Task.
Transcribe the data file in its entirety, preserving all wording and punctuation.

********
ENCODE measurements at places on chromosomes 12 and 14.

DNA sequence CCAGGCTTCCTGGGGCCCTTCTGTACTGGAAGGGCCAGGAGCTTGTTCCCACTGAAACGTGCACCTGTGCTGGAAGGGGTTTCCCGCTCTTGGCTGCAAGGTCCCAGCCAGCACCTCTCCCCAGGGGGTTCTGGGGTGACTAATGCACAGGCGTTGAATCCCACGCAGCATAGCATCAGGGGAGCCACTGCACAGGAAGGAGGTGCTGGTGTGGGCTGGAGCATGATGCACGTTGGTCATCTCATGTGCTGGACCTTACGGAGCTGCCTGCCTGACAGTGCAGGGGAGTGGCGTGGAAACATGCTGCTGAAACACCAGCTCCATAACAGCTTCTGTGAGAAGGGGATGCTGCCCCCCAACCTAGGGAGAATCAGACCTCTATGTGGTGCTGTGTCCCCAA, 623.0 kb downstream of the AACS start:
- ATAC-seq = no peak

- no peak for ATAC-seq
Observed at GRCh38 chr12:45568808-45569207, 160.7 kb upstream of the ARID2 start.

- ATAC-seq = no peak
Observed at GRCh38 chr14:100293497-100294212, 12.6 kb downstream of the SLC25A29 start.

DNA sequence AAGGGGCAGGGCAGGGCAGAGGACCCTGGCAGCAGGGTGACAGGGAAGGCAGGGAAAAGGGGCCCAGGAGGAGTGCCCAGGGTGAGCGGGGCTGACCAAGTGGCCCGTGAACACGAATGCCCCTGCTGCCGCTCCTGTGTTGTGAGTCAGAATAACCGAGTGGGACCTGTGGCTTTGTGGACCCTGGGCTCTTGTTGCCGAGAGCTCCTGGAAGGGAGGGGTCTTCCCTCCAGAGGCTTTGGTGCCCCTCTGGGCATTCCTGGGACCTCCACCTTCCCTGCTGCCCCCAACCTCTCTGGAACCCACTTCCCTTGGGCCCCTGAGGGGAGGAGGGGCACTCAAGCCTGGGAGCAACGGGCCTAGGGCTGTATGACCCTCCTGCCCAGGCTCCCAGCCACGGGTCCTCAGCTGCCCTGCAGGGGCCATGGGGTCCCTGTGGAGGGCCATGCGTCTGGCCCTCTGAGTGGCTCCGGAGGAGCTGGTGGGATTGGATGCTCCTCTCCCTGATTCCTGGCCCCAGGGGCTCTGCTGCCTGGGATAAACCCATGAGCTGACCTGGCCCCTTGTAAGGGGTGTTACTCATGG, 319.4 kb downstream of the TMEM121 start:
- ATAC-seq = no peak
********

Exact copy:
ENCODE measurements at places on chromosomes 12 and 14.

DNA sequence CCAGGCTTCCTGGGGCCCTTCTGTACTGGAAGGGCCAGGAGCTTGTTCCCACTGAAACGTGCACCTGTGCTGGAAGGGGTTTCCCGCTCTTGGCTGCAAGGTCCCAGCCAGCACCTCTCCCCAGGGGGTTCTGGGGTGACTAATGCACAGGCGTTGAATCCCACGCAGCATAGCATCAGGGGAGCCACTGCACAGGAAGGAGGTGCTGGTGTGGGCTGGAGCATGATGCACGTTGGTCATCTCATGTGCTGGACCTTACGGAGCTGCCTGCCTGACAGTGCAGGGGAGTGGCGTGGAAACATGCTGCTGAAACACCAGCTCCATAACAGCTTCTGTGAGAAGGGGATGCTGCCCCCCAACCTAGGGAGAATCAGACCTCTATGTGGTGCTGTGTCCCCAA, 623.0 kb downstream of the AACS start:
- ATAC-seq = no peak

- no peak for ATAC-seq
Observed at GRCh38 chr12:45568808-45569207, 160.7 kb upstream of the ARID2 start.

- ATAC-seq = no peak
Observed at GRCh38 chr14:100293497-100294212, 12.6 kb downstream of the SLC25A29 start.

DNA sequence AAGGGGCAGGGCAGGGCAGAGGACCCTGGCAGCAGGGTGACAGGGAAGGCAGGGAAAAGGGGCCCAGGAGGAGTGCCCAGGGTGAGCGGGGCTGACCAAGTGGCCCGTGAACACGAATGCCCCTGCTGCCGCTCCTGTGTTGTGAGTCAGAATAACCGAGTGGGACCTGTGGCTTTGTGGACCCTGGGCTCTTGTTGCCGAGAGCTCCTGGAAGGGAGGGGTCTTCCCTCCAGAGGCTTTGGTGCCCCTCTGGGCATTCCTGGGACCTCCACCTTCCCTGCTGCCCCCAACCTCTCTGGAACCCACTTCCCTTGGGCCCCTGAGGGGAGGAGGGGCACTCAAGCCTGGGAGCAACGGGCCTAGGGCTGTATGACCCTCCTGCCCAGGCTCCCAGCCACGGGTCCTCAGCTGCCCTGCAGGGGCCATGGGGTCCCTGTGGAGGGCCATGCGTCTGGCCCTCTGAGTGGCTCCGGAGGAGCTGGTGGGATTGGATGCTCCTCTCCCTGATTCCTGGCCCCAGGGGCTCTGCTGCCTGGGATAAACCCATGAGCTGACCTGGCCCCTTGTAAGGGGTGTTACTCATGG, 319.4 kb downstream of the TMEM121 start:
- ATAC-seq = no peak